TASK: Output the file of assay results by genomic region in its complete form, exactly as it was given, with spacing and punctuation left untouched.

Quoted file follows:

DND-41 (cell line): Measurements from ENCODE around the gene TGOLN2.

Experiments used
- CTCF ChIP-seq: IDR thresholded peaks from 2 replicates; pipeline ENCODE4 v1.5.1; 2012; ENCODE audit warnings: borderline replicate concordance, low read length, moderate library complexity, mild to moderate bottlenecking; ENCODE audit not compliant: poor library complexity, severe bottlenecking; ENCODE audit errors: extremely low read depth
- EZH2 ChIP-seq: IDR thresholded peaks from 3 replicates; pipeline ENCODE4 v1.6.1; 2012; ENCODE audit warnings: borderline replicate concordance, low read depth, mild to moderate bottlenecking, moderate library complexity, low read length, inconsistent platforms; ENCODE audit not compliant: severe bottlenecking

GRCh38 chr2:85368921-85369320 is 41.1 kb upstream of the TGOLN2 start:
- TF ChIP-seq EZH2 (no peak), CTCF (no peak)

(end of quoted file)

DND-41 (cell line): Measurements from ENCODE around the gene TGOLN2.

Experiments used
- CTCF ChIP-seq: IDR thresholded peaks from 2 replicates; pipeline ENCODE4 v1.5.1; 2012; ENCODE audit warnings: borderline replicate concordance, low read length, moderate library complexity, mild to moderate bottlenecking; ENCODE audit not compliant: poor library complexity, severe bottlenecking; ENCODE audit errors: extremely low read depth
- EZH2 ChIP-seq: IDR thresholded peaks from 3 replicates; pipeline ENCODE4 v1.6.1; 2012; ENCODE audit warnings: borderline replicate concordance, low read depth, mild to moderate bottlenecking, moderate library complexity, low read length, inconsistent platforms; ENCODE audit not compliant: severe bottlenecking

GRCh38 chr2:85368921-85369320 is 41.1 kb upstream of the TGOLN2 start:
- TF ChIP-seq EZH2 (no peak), CTCF (no peak)